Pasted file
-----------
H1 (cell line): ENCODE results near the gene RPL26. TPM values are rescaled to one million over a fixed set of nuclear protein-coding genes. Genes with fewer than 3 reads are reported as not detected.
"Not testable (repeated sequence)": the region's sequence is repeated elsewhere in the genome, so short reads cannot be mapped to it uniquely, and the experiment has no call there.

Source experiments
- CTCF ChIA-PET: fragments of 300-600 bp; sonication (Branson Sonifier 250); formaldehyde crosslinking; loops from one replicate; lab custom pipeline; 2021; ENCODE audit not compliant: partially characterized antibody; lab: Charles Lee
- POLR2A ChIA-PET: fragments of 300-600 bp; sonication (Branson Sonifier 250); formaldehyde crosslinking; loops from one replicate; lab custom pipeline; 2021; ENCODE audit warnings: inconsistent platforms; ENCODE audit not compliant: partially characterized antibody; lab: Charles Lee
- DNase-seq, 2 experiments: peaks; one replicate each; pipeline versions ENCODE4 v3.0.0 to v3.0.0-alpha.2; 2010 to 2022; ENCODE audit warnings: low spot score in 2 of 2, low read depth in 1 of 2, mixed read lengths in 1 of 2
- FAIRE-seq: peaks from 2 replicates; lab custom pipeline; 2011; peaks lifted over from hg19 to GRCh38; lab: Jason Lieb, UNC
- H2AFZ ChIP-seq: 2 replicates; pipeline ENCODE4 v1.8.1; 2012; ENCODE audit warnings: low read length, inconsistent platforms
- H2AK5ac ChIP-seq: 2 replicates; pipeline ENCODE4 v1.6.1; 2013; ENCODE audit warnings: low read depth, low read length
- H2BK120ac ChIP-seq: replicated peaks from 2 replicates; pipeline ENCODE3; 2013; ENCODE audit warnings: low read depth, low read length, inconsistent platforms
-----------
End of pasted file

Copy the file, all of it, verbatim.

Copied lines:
H1 (cell line): ENCODE results near the gene RPL26. TPM values are rescaled to one million over a fixed set of nuclear protein-coding genes. Genes with fewer than 3 reads are reported as not detected.
"Not testable (repeated sequence)": the region's sequence is repeated elsewhere in the genome, so short reads cannot be mapped to it uniquely, and the experiment has no call there.

Source experiments
- CTCF ChIA-PET: fragments of 300-600 bp; sonication (Branson Sonifier 250); formaldehyde crosslinking; loops from one replicate; lab custom pipeline; 2021; ENCODE audit not compliant: partially characterized antibody; lab: Charles Lee
- POLR2A ChIA-PET: fragments of 300-600 bp; sonication (Branson Sonifier 250); formaldehyde crosslinking; loops from one replicate; lab custom pipeline; 2021; ENCODE audit warnings: inconsistent platforms; ENCODE audit not compliant: partially characterized antibody; lab: Charles Lee
- DNase-seq, 2 experiments: peaks; one replicate each; pipeline versions ENCODE4 v3.0.0 to v3.0.0-alpha.2; 2010 to 2022; ENCODE audit warnings: low spot score in 2 of 2, low read depth in 1 of 2, mixed read lengths in 1 of 2
- FAIRE-seq: peaks from 2 replicates; lab custom pipeline; 2011; peaks lifted over from hg19 to GRCh38; lab: Jason Lieb, UNC
- H2AFZ ChIP-seq: 2 replicates; pipeline ENCODE4 v1.8.1; 2012; ENCODE audit warnings: low read length, inconsistent platforms
- H2AK5ac ChIP-seq: 2 replicates; pipeline ENCODE4 v1.6.1; 2013; ENCODE audit warnings: low read depth, low read length
- H2BK120ac ChIP-seq: replicated peaks from 2 replicates; pipeline ENCODE3; 2013; ENCODE audit warnings: low read depth, low read length, inconsistent platforms